Illinois craft grow applicants await the results of their applications, now over eleven months late, and are increasingly concerned their application pool will undergo a replay of the scoring problems and lawsuits resulting from the Illinois dispensary license process.
A survey of craft grow applicants who received the recent round of discrepancy notices, found that the only applicants to receive the notices were veteran-led teams. Illinois’ first round of 75 new dispensary licenses since legalizing adult-use cannabis sales has been mired in lawsuits since September 2020, largely because of an application scoring rule that prioritized veteran-led groups over all others.
“We cannot find a non-veteran recipient of a deficiency for craft grow,” said Paul Magelli, executive director of the Illinois Craft Cannabis Association, the trade group that conducted the survey. “We are aware [non-veteran deficiency recipients] for infusion and transporter [applicants].”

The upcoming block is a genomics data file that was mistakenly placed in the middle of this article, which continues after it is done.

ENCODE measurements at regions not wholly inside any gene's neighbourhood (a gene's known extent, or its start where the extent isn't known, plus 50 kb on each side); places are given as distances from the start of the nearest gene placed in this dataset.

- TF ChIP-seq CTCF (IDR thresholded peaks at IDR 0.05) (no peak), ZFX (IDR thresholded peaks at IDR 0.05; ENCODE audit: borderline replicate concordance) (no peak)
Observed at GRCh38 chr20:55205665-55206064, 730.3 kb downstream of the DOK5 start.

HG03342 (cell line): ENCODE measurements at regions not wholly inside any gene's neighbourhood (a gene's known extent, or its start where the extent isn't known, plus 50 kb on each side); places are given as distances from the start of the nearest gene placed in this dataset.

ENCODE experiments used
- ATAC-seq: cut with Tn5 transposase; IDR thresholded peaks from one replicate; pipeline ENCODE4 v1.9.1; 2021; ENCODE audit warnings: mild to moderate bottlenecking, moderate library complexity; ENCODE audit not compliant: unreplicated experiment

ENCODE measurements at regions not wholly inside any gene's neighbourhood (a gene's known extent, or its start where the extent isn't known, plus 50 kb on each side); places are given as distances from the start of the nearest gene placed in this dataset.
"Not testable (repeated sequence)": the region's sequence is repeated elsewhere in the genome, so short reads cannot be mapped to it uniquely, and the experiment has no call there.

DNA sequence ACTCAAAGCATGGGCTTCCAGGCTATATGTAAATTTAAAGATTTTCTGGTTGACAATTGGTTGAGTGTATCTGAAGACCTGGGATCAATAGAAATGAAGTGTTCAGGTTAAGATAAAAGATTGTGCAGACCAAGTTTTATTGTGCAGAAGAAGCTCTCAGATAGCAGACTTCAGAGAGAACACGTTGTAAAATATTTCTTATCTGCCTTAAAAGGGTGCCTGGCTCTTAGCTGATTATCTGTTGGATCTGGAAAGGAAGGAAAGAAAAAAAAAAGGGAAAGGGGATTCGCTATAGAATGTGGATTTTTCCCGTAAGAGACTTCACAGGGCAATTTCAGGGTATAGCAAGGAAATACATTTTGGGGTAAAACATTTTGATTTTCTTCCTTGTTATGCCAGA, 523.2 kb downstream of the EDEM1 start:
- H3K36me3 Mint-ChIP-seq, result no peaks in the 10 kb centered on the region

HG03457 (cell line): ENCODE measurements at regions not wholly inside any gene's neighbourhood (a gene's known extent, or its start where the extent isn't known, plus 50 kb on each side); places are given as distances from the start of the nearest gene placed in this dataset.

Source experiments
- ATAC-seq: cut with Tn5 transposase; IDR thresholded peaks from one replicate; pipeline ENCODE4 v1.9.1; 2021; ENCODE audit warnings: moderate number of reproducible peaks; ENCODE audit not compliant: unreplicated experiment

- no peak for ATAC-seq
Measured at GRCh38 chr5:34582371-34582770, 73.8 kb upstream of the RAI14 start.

Asked for information on the number of deficiency notices sent out for craft grow and if there was perhaps a veterans’ preference, an Illinois Department of Agriculture spokesperson referred Grown In to the department’s website for answers.
Social equity advocate Natascha Neptune, president of S.E.E.N., sent an email to hundreds of her organization’s members last week saying that she has been approached by attorneys concerned with the craft grow licensing process. In her note, she quotes Locke Lord attorney David Standa, “Because the DofA scored the apps in this way it ensured that only vet applicants would have a chance at licensure. It is our opinion that this is unconstitutional…and that the contemplated lottery should not be allowed to proceed.”
Neither Neptune or Standa responded to Grown In’s request for comment by publication.